Andrew “bunnie” Huang is just the person to help us out. He’s got a PhD in electrical engineering from MIT, is a technical advisor for Make magazine, created the Chumby hackable digital toy, and cracks computer hardware security for fun on weekends.
He has a pair of blog posts about how you can build your own analog-to-digital converter out of cheap, general-purpose parts. (Note: an FPGA is a “field-programmable gate array”, which is a fancy way of saying that it’s a chip you can redesign on the fly. You can feed it a new design specification, and it will change its behavior from a USB controller to a digital radio receiver to whatever you want. As such, it’s perfect for making an A/D converter. Another cool use of FPGAs is the Universal Software Radio Peripheral, which you can use with GNU Radio, a free software-based radio system.)
One interesting thing from the theory part of the article is that, as bunnie says, “digital technology is on the verge of coming out of the analog closet” (emphasis added):
At very high signal speeds or densities, there is an important energy-time trade-off that digital signal designers must consider. The faster/denser you send/store bits, the less energy and time are available to interpret the information. In fact, the term Bit Error Rate (BER) is starting to appear more and more in product literature. BERs are typically specified in terms of expected failures per bits transmitted. For example, a brand-name hard drive today has a non-recoverable error rate of 1 per 1014 bits—in other words, once every 12,500 Gbytes transferred. This state of the art hard drive today stores 500 Gbytes of data. Chew on this: if you were to read data off of this drive continuously, you should expect an unrecoverable bit error just once every 25 times through the entire drive’s contents. Another way of looking at this is one in 25 hard drives performing this experiment should expect a bit error after one complete beginning to end read pass. Feel worried about the integrity of your data yet? Don’t look now. Hard drives encode data so densely that quite often there is insufficient energy stored in a bit to detect the bit on its own, so hard drives use Partial Response, Maximum Likelihood (PRML) techniques to recover your data. In other words, the hard drive controller looks at a sequence of sampled data points and tries to guess at what set of intended bits might have generated a particular response signature. This technique is combined with others, such as error correction techniques (in itself a fascinating subject), to achieve the intended theoretical bit error rates. Have valuable data? Become a believer in back-ups. Our robust digital complacency is starting to ooze back into the analog days of pops, clicks and hiss. Bit errors are not confined to storage, either. Many high-speed serial links are specified to perform at BER’s as low as one error per 1012 bits. While error-free enough for a single user to tolerate, these error rates stack on top of each other as you build more complex systems with more links in them, to the point where managing error rates and component failures is one of the biggest headaches facing server and supercomputer makers today.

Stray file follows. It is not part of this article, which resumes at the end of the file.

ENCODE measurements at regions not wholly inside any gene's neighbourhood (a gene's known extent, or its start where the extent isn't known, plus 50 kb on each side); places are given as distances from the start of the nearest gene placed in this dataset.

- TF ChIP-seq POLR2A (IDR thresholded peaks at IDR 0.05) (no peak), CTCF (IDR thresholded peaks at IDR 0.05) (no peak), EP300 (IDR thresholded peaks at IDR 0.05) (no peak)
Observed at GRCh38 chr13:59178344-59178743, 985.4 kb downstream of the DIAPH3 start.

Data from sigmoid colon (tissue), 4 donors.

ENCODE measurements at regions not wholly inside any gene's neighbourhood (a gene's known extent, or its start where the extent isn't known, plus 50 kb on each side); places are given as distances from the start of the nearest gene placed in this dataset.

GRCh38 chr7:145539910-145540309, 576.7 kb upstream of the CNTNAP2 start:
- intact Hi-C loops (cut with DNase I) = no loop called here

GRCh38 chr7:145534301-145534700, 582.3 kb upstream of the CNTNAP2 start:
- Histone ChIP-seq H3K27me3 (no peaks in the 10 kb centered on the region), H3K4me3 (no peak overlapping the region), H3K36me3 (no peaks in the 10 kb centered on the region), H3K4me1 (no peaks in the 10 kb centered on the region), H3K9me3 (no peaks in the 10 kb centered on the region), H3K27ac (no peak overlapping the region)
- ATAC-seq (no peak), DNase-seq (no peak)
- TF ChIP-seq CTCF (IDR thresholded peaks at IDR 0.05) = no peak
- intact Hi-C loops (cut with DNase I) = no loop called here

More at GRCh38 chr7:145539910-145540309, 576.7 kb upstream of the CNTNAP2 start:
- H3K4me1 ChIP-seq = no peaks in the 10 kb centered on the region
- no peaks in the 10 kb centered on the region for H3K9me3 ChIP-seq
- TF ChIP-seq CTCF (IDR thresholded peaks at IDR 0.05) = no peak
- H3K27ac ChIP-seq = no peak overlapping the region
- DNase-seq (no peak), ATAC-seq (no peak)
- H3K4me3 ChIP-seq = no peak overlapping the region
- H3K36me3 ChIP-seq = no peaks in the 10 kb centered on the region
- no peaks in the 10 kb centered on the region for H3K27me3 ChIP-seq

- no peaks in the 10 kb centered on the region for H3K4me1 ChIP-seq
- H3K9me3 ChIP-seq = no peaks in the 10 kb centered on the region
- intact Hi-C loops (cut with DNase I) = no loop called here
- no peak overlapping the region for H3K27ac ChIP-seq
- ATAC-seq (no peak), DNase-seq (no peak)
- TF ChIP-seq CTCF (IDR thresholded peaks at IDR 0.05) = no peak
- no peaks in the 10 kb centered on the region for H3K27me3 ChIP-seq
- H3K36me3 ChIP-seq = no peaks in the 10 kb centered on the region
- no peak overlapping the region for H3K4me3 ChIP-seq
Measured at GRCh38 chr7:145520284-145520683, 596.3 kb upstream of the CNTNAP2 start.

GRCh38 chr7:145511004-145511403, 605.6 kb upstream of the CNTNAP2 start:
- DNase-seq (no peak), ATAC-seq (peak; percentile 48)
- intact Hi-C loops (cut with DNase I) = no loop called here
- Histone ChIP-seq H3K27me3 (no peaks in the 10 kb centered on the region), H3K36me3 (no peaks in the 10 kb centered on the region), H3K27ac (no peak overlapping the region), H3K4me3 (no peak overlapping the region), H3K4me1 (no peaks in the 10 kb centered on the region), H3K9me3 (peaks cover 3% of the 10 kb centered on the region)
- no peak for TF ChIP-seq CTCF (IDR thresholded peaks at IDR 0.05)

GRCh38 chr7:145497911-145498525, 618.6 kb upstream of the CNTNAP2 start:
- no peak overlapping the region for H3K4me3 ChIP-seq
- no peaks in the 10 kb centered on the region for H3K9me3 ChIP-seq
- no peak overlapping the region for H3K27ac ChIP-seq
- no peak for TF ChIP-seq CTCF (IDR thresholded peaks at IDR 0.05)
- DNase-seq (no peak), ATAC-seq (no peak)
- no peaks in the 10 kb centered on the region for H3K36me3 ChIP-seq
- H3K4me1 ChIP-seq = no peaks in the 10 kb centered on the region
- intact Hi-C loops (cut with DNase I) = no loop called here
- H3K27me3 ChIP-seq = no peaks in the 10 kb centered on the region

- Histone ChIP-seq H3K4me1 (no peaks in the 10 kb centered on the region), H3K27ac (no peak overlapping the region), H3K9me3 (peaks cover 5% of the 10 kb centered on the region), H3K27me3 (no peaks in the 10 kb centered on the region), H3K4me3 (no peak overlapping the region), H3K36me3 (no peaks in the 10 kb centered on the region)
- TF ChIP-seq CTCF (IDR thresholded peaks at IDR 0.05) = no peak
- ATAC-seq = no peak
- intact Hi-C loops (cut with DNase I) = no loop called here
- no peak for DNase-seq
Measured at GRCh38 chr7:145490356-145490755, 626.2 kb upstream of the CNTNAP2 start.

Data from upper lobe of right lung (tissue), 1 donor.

Currently listening to: Leg End by Henry Cow